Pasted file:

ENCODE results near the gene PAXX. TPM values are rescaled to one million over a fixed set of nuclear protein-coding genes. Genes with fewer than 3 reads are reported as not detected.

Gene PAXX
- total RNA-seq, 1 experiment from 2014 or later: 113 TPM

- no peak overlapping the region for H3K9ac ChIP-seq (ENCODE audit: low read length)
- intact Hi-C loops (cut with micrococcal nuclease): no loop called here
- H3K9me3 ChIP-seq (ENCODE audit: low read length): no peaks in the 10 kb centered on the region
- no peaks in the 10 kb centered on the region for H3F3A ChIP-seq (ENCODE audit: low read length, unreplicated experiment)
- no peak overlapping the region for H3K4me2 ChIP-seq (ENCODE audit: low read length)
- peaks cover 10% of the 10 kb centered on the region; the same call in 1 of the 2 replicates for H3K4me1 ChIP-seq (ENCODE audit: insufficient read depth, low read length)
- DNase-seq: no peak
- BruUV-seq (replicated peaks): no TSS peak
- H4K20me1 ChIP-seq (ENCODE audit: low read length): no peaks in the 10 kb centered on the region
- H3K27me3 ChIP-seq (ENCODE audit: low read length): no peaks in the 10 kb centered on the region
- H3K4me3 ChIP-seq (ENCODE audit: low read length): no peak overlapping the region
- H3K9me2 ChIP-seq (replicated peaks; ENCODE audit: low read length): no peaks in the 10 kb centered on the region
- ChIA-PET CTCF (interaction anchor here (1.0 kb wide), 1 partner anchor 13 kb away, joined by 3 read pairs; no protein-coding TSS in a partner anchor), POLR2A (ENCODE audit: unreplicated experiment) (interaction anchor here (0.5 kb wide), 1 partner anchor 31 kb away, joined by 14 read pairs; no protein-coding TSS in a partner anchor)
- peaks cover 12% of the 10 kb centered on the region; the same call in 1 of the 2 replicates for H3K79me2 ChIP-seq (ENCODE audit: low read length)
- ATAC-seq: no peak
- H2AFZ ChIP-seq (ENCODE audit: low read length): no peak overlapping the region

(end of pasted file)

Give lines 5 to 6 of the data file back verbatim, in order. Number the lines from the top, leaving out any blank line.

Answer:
- intact Hi-C loops (cut with micrococcal nuclease): no loop called here
- H3K9me3 ChIP-seq (ENCODE audit: low read length): no peaks in the 10 kb centered on the region